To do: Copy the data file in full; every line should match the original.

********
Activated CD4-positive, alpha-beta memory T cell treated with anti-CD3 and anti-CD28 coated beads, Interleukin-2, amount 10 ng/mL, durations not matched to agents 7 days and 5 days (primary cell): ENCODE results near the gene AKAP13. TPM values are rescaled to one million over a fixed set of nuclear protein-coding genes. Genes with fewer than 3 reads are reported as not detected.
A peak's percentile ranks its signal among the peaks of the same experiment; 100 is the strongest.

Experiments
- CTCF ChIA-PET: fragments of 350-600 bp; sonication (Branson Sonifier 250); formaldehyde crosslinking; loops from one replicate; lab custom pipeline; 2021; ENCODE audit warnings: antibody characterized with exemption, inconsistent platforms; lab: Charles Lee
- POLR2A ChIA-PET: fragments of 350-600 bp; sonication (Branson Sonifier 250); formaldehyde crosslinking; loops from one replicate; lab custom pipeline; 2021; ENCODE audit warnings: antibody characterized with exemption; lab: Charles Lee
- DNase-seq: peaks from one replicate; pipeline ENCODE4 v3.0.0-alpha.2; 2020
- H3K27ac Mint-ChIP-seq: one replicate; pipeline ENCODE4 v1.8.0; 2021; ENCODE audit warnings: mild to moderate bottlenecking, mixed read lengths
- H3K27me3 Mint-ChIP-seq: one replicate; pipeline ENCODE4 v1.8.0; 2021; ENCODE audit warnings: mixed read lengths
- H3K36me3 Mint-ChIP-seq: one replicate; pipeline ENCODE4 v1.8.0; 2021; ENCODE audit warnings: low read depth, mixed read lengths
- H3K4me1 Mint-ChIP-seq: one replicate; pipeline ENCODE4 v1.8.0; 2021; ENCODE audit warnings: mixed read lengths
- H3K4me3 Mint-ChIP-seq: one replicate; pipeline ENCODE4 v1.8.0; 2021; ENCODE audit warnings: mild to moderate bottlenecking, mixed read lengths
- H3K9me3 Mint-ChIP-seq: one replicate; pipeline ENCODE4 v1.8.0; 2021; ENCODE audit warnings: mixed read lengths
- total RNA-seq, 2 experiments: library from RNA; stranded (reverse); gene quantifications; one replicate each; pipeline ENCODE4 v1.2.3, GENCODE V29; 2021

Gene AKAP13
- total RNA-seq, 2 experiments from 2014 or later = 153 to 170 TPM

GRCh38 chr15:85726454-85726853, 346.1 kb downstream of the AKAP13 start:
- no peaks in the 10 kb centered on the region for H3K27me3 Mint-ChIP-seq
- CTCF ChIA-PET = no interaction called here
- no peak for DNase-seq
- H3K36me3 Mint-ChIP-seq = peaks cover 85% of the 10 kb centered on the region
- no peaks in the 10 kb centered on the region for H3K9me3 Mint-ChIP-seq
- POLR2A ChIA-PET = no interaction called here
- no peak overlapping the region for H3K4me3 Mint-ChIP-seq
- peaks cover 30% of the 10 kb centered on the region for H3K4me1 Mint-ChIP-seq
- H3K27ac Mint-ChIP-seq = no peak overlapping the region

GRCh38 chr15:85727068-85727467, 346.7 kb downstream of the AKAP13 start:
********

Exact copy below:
Activated CD4-positive, alpha-beta memory T cell treated with anti-CD3 and anti-CD28 coated beads, Interleukin-2, amount 10 ng/mL, durations not matched to agents 7 days and 5 days (primary cell): ENCODE results near the gene AKAP13. TPM values are rescaled to one million over a fixed set of nuclear protein-coding genes. Genes with fewer than 3 reads are reported as not detected.
A peak's percentile ranks its signal among the peaks of the same experiment; 100 is the strongest.

Experiments
- CTCF ChIA-PET: fragments of 350-600 bp; sonication (Branson Sonifier 250); formaldehyde crosslinking; loops from one replicate; lab custom pipeline; 2021; ENCODE audit warnings: antibody characterized with exemption, inconsistent platforms; lab: Charles Lee
- POLR2A ChIA-PET: fragments of 350-600 bp; sonication (Branson Sonifier 250); formaldehyde crosslinking; loops from one replicate; lab custom pipeline; 2021; ENCODE audit warnings: antibody characterized with exemption; lab: Charles Lee
- DNase-seq: peaks from one replicate; pipeline ENCODE4 v3.0.0-alpha.2; 2020
- H3K27ac Mint-ChIP-seq: one replicate; pipeline ENCODE4 v1.8.0; 2021; ENCODE audit warnings: mild to moderate bottlenecking, mixed read lengths
- H3K27me3 Mint-ChIP-seq: one replicate; pipeline ENCODE4 v1.8.0; 2021; ENCODE audit warnings: mixed read lengths
- H3K36me3 Mint-ChIP-seq: one replicate; pipeline ENCODE4 v1.8.0; 2021; ENCODE audit warnings: low read depth, mixed read lengths
- H3K4me1 Mint-ChIP-seq: one replicate; pipeline ENCODE4 v1.8.0; 2021; ENCODE audit warnings: mixed read lengths
- H3K4me3 Mint-ChIP-seq: one replicate; pipeline ENCODE4 v1.8.0; 2021; ENCODE audit warnings: mild to moderate bottlenecking, mixed read lengths
- H3K9me3 Mint-ChIP-seq: one replicate; pipeline ENCODE4 v1.8.0; 2021; ENCODE audit warnings: mixed read lengths
- total RNA-seq, 2 experiments: library from RNA; stranded (reverse); gene quantifications; one replicate each; pipeline ENCODE4 v1.2.3, GENCODE V29; 2021

Gene AKAP13
- total RNA-seq, 2 experiments from 2014 or later = 153 to 170 TPM

GRCh38 chr15:85726454-85726853, 346.1 kb downstream of the AKAP13 start:
- no peaks in the 10 kb centered on the region for H3K27me3 Mint-ChIP-seq
- CTCF ChIA-PET = no interaction called here
- no peak for DNase-seq
- H3K36me3 Mint-ChIP-seq = peaks cover 85% of the 10 kb centered on the region
- no peaks in the 10 kb centered on the region for H3K9me3 Mint-ChIP-seq
- POLR2A ChIA-PET = no interaction called here
- no peak overlapping the region for H3K4me3 Mint-ChIP-seq
- peaks cover 30% of the 10 kb centered on the region for H3K4me1 Mint-ChIP-seq
- H3K27ac Mint-ChIP-seq = no peak overlapping the region

GRCh38 chr15:85727068-85727467, 346.7 kb downstream of the AKAP13 start: